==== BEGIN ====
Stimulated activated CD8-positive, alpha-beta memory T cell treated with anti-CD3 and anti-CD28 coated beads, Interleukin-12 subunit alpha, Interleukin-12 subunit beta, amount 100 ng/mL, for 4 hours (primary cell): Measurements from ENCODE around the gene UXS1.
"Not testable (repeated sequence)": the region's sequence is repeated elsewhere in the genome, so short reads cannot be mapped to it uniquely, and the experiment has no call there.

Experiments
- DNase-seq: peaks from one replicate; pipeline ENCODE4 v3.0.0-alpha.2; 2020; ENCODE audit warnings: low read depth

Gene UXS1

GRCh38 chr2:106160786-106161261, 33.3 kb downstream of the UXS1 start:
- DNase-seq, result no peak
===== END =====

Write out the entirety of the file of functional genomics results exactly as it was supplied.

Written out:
Stimulated activated CD8-positive, alpha-beta memory T cell treated with anti-CD3 and anti-CD28 coated beads, Interleukin-12 subunit alpha, Interleukin-12 subunit beta, amount 100 ng/mL, for 4 hours (primary cell): Measurements from ENCODE around the gene UXS1.
"Not testable (repeated sequence)": the region's sequence is repeated elsewhere in the genome, so short reads cannot be mapped to it uniquely, and the experiment has no call there.

Experiments
- DNase-seq: peaks from one replicate; pipeline ENCODE4 v3.0.0-alpha.2; 2020; ENCODE audit warnings: low read depth

Gene UXS1

GRCh38 chr2:106160786-106161261, 33.3 kb downstream of the UXS1 start:
- DNase-seq, result no peak